few people realize that stateful objects are dead in the water right nowYeah, if you use them from multiple threads. Sure. But you don't have to do that, unless you're very special, or you're writing very special programs. Like say, you're a scientific programmer raised on a diet of FORTRAN and C. Then of course, poor you need all the language support for concurrency you can get.
For the kind of programming I'm interested in (internet apps and servers), do like DJB told ya and spawn a friggin' process. Really, for servers, creating much more threads than you have hyperthreads is a design mistake. That's my current thinking, YMMV. Linux offers such great new tools (like eventfd, signalfd, and timerfd), that you don't have to leave the cosy confines of your epoll-loop ever again.
Should all programs be event-driven and written as small Unix processes? Of course not. But the paradigm is applicable to so many server-style programs. And it forces you to communicate via protocols, which may lead you to a better design to begin with. And it also enables managing and upgrading clusters by simply restarting the process (or a new version). All of which in-language concurrency doesn't do.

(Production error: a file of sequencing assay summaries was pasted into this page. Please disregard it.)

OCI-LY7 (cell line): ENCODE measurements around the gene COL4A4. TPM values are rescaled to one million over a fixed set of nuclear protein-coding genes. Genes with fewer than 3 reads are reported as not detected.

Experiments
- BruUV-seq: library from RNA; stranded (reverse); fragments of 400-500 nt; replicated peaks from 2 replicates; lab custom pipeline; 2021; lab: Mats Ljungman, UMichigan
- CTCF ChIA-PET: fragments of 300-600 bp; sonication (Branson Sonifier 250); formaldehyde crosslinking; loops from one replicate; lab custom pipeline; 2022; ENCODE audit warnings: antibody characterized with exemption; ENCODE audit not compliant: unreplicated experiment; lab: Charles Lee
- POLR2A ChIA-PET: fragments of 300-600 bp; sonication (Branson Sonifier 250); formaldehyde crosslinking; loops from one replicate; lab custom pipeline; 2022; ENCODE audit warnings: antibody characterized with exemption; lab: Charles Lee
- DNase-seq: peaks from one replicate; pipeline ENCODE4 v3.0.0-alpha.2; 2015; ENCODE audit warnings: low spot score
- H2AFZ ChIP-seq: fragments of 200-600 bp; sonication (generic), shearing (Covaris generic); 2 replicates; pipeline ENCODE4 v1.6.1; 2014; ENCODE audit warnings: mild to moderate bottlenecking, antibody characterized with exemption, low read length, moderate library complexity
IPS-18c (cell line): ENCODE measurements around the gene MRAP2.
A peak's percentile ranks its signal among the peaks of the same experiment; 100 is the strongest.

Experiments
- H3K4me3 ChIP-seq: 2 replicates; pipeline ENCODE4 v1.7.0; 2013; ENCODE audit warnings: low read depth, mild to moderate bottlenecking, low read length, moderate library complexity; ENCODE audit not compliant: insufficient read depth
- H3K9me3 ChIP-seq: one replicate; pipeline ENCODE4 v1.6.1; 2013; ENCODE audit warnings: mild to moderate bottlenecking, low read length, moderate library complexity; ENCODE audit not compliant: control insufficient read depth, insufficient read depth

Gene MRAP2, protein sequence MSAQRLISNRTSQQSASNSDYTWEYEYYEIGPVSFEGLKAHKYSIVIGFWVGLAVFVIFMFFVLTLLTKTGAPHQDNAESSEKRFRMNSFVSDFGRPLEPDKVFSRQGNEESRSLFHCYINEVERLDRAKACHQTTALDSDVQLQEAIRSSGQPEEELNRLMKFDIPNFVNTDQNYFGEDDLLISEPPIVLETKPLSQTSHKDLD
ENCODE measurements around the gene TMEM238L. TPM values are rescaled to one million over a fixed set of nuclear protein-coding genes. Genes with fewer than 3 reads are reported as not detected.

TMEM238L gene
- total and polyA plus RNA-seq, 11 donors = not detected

I'm not against threads or whatever in the language, they have their uses. I just think that most of the time, another solution is actually better. If I were into non-event-driven design, I'd probably look at goroutines, which communicate via channels.
All in all, I don't think we have to redesign our languages for manycore. Keep on using them good old objects in your (hopefully) dynamic PL, and just spawn more of your apps. Quite likely, your architecture will become better for it.